“No, I was asleep in the bar- in Archangel.”
“You’re a guard from Archangel?” Tebryn asked.
“What? I didn’t say—”
Tebryn held Max’s surcoat. “I’m assuming this is yours.”
“Fine, yes, I’m a guard. You?”
“Tebryn the Magnificent of Bellafonte,” Tebryn said with a bow, casting off his hardhat and replacing it with a top hat. Shedding his coveralls, Maxwell was surprised to see Tebryn in an almost skintight bodysuit that looked more like the garb of a circus performer than anything else he could imagine. Then the man pulled a travelling coat over his clothing and buttoned the front.
“Aren’t you going to put on your armour?” he asked.
Max looked down at the heap of metal links, half buried in the sand. Oh well, armour wasn’t supposed to be comfortable.
“You said you were on an airship?” Max asked.
“Yes,” Tebryn said, looking around the beach with a frown on his face.
“And it was crashing?”
“Well, it was going down towards the water, yes.”
“And you ended up here?”
“That’s right.”
“Where’s the wreckage?”
“Don’t know,” Tebryn said. “I was wondering that myself.”
“And where’s Conan?”
“Big burly guy. He was with us on the ship,” Tebryn said.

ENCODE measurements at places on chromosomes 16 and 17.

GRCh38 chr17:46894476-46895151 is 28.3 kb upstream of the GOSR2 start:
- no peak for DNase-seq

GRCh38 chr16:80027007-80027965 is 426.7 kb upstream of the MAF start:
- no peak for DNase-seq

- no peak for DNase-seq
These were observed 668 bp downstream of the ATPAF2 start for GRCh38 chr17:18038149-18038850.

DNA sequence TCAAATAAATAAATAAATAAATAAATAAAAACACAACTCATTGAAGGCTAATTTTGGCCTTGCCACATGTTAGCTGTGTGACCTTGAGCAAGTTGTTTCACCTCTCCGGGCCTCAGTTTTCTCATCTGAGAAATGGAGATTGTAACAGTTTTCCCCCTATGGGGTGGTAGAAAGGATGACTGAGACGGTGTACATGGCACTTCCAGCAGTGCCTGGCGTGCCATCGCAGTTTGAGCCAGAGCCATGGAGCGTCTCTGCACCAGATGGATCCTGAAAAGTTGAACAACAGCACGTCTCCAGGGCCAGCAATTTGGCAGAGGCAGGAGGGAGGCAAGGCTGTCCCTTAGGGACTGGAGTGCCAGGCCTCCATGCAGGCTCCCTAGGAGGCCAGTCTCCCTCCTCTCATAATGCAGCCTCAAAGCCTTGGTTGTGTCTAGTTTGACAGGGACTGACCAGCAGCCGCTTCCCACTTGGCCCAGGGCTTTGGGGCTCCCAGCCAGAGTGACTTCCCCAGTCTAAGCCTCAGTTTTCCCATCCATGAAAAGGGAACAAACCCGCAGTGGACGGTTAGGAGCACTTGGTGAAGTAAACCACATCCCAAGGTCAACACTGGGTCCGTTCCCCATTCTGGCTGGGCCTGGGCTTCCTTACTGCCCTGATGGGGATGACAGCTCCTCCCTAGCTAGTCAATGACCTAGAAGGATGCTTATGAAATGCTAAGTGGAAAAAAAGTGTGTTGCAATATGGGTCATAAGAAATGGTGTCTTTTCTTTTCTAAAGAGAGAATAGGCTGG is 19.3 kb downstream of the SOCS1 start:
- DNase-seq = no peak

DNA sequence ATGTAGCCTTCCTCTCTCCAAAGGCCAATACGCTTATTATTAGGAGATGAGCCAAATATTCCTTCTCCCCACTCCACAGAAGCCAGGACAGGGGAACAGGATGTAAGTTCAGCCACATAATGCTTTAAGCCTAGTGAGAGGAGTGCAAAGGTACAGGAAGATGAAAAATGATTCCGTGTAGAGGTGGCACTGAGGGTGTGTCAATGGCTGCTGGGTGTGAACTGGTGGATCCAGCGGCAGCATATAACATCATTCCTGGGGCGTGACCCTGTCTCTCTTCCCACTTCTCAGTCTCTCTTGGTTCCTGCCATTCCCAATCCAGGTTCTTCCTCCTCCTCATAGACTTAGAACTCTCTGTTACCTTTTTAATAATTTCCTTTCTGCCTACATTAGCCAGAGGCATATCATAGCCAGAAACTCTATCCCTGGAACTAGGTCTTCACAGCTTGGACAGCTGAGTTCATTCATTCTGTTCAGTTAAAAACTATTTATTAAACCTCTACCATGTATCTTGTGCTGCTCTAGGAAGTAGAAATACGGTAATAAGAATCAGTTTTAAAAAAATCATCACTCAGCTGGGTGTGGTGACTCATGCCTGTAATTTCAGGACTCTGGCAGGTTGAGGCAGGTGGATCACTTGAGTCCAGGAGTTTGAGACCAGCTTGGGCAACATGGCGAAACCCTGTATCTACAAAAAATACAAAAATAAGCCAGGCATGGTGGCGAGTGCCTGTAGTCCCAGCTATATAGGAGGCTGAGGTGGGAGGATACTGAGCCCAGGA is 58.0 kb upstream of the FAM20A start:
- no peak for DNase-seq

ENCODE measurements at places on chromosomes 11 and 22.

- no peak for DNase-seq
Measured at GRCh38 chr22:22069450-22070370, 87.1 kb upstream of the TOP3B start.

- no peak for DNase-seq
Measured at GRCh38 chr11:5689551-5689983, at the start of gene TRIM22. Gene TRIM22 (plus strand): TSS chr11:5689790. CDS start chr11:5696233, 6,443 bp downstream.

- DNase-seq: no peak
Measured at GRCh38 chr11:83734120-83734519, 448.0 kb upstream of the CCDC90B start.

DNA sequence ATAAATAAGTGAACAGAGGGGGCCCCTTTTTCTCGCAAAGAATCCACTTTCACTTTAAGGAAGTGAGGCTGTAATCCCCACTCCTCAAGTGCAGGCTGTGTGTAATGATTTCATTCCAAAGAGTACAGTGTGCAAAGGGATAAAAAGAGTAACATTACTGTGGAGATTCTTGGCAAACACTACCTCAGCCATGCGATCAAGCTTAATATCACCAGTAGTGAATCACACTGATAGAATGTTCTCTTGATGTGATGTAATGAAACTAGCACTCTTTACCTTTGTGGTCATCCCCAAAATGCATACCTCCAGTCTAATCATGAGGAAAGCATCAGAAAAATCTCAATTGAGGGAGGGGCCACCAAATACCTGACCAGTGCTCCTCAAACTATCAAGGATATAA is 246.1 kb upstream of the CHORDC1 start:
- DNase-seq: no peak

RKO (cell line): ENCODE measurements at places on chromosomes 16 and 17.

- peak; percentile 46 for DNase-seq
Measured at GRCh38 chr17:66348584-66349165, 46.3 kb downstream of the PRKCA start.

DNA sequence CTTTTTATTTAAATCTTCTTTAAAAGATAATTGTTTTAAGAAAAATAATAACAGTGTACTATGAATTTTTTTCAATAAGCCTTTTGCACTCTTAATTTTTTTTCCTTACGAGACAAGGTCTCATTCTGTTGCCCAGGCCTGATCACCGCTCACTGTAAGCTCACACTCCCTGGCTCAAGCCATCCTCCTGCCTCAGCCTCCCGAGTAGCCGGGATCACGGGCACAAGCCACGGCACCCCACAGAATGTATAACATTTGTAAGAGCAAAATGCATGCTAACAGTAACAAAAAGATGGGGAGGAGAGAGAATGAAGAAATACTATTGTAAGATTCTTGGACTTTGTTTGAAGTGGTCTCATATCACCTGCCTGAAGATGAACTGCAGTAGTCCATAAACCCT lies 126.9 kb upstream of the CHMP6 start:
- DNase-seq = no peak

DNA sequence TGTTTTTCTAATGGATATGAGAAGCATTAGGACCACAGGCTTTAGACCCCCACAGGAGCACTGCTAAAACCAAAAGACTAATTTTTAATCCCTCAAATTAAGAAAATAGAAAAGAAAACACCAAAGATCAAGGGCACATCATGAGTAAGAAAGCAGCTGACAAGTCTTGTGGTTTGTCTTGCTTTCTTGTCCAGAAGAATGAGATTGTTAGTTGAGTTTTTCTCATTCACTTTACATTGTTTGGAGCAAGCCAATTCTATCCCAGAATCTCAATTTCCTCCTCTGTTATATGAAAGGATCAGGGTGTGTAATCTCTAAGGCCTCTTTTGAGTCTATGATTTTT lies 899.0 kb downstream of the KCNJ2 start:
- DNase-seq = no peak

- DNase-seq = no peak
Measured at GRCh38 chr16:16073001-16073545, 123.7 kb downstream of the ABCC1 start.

“And Kane.”
Tebryn shrugged. “He’s probably off assassinating someone.”
Keith stared at the smaller man and raised an eyebrow.
The redhead rolled his eyes. “Oh, come on big man. Like I told Dieter: black cloak, two concealed weapons. Assassin.”
“You feel very strongly about that profession, don’t you?” Maxwell said.
Maxwell watched as the freckles on Tebryn’s face danced as the man grimaced. “It’s a job, I guess. I just…don’t like the idea of people doing other people’s dirty work. Hey does anyone hear bells?”
Maxwell cocked his head listened, and indeed, ringing out through the cool gray air was indeed the familiar sound of church-bells. “Yes, I do.”
They looked up and stared out over the grassy dunes and scraggy trees and the shimmer in the air that looked like it could be chimney-smoke. “Why is the sky grey?” Maxwell asked.
“Clouds?” Tebryn suggested.
Maxwell looked up into the cloudless sky. “Nope. No clouds.”
Tebryn paused and looked up, and Max wondered if it was the first time this morning—if it was indeed morning—that the man had looked up.
“Oh,” he said.
From horizon to horizon, the entire sky was a cloudless grey. The sun was shining somewhere overhead, in the direction Maxwell thought was east, but even its light was wan and lacklustre.
“Where the bloody hell are we?” Tebryn asked.